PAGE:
• I want my heroes to be different from the heroes on TV. Sure then can be funny or brave or clever, but they ought not be proud of their sin and selfishness.
  • I want my heroes to point to Christ, not to themselves.
  • I want my heroes to be compassionate, not vengeful.
  • I want my heroes to stand against evil—not politically, but in their own lives.
  • Again, there are probably other qualities that are important which I’ve left out. Which ones?

    Published in: on August 30, 2007 at 11:36 am  Comments (8)  

    The Chistian Hero—Part 3

    If not meekness, what then does make a character look weak, and therefore less heroic?

    I don’t know how to answer this except in subjective terms. What makes ME think a character looks weak?

    In part, I’ve come upon some traits from a series I grew to love. Yes, grew to love, because initially I hated the character. Well, hated may be too strong. I was sympathetic to a point but also repulsed.

    The character I’m referring to is Thomas Covenant, introduced in Lord Foul’s Bane, the first book in The Chronicles of Thomas Covenant the Unbeliever by Stephen R. Donaldson. For those of you who haven’t read the books, Covenant is a leper. Yep, though he is a Modern Man, he has contracted leprosy, and no, this is not what made him repulsive. In fact, in the opening pages, there’s the makings for him to be highly sympathetic. After he was diagnosed with leprosy, people who knew him avoided him. His wife divorced him and took their son. Neighbors complain about his presence and one even leaves the county.

    This ill treatment, along with the regiment he must maintain to insure he doesn’t suffer further damage because of the disease ought to make me care for him. I don’t particularly because his response to all this is a seething anger just below the surface, an anger that erupts when he translates into a fantasy world where he can again feel. His first act is to commit rape.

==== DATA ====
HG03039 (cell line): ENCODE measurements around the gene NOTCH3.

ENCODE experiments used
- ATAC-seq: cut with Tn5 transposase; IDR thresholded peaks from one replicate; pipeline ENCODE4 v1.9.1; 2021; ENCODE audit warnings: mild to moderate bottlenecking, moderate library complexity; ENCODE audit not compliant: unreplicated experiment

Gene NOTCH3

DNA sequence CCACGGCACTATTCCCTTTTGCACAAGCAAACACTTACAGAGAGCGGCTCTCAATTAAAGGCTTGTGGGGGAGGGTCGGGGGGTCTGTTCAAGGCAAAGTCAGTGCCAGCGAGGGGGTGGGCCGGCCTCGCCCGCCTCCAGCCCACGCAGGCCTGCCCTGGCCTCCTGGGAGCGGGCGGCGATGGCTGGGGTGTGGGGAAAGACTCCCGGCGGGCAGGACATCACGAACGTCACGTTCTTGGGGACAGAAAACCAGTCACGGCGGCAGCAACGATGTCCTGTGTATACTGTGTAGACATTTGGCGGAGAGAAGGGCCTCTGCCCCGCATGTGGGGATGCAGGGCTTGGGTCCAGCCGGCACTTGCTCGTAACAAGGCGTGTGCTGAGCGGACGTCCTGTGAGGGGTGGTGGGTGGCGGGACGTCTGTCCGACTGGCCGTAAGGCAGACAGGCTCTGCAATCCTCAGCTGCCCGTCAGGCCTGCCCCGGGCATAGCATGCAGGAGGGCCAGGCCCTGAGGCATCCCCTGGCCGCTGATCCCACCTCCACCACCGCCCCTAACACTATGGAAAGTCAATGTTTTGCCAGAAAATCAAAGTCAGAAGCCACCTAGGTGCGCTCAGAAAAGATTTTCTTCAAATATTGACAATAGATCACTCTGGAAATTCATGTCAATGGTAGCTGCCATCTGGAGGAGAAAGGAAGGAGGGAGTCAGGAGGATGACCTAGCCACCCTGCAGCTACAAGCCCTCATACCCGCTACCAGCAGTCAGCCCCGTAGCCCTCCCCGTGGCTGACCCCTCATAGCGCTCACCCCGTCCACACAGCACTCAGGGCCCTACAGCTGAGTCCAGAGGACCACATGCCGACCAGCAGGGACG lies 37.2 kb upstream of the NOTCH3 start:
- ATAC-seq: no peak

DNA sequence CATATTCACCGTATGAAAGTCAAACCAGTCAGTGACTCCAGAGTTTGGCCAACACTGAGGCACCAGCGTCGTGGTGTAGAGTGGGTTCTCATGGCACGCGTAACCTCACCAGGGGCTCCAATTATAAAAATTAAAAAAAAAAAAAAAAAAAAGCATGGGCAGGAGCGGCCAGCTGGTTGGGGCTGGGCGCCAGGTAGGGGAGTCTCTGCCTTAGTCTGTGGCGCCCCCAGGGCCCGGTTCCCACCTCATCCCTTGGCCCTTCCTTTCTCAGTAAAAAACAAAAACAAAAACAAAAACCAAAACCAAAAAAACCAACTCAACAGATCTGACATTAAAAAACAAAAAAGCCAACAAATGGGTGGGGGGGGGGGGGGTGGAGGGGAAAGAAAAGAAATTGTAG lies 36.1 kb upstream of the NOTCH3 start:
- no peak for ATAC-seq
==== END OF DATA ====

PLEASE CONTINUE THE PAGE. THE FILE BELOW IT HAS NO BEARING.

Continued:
No, he was not a character I liked, though he became a character I could cheer for. His experience in the Land changed him.

    But to the point, the number one thing that makes a character unlikable, in my view, is mistreatment of others.

    In another book I read recently—a Christian novel—I found characters who were not honest. I realized that’s another thing that keeps me from caring for a character: dishonesty. A character who knows the truth but does not tell it, then ends up in a mire of his own making does not have my sympathy. Whatever the reason the character might offer for holding back the truth, it comes across to me as cowardly.

    A third trait that makes a character come across to me as weak is wishy-washiness. I don’t like a character who is so clueless as to his own desires that he vacillates throughout the story, trying to decide what he should do, or second-guesses his decisions at every turn.

    Often this character is depicted as one enduring an internal struggle, so I think this might be a pitfall some Christian writers succumb to. I know I’ve been guilty of creating such a character. It was in reading other novels and finding a character who fell into this category and recognizing my reaction to him that helped me understand what my critique group had been trying to tell me.

    I think a fourth trait might be selfishness. When a character looks only after himself—another problem Thomas Covenant had at the beginning of his stay in the Land—he ends up looking … ignoble.

    There are undoubtedly others. What do you think makes a character look weak?

    Published in: on August 29, 2007 at 9:41 am  Comments (6)  

    The Chistian Hero—Part 2

    Last October I ran a couple series here at A Christian Worldview of Fiction about creating good characters, including creating Christian characters. You can see the beginning of the first series here. I mention this because in discussing heroes, I don’t want to simply regurgitate information we’ve already discussed.

    I think Bryan Polivka‘s book The Legend of the Firefish raised the question about Christian heroes because his protagonist, clearly the person (or one of them) the reader is meant to root for, acts in a way that is different from what is common for a hero in today’s American society.

    Call it the John Wayne-ing of our culture or perhaps the Rambo-ing of it. Writing books even mention the revenge story as a plot option. Even in stories based on other plot concepts, having the bad guys “get theirs” seems to get laughs and cheers. (Think of the Home Alone movies for instance).

    And of course this take-the-law-into-my-own-hands-and-mete-out-justice attitude is contrary to what the Bible teaches. We are NOT to seek vengeance but to let God be the judge. Pay-back is His, not mine.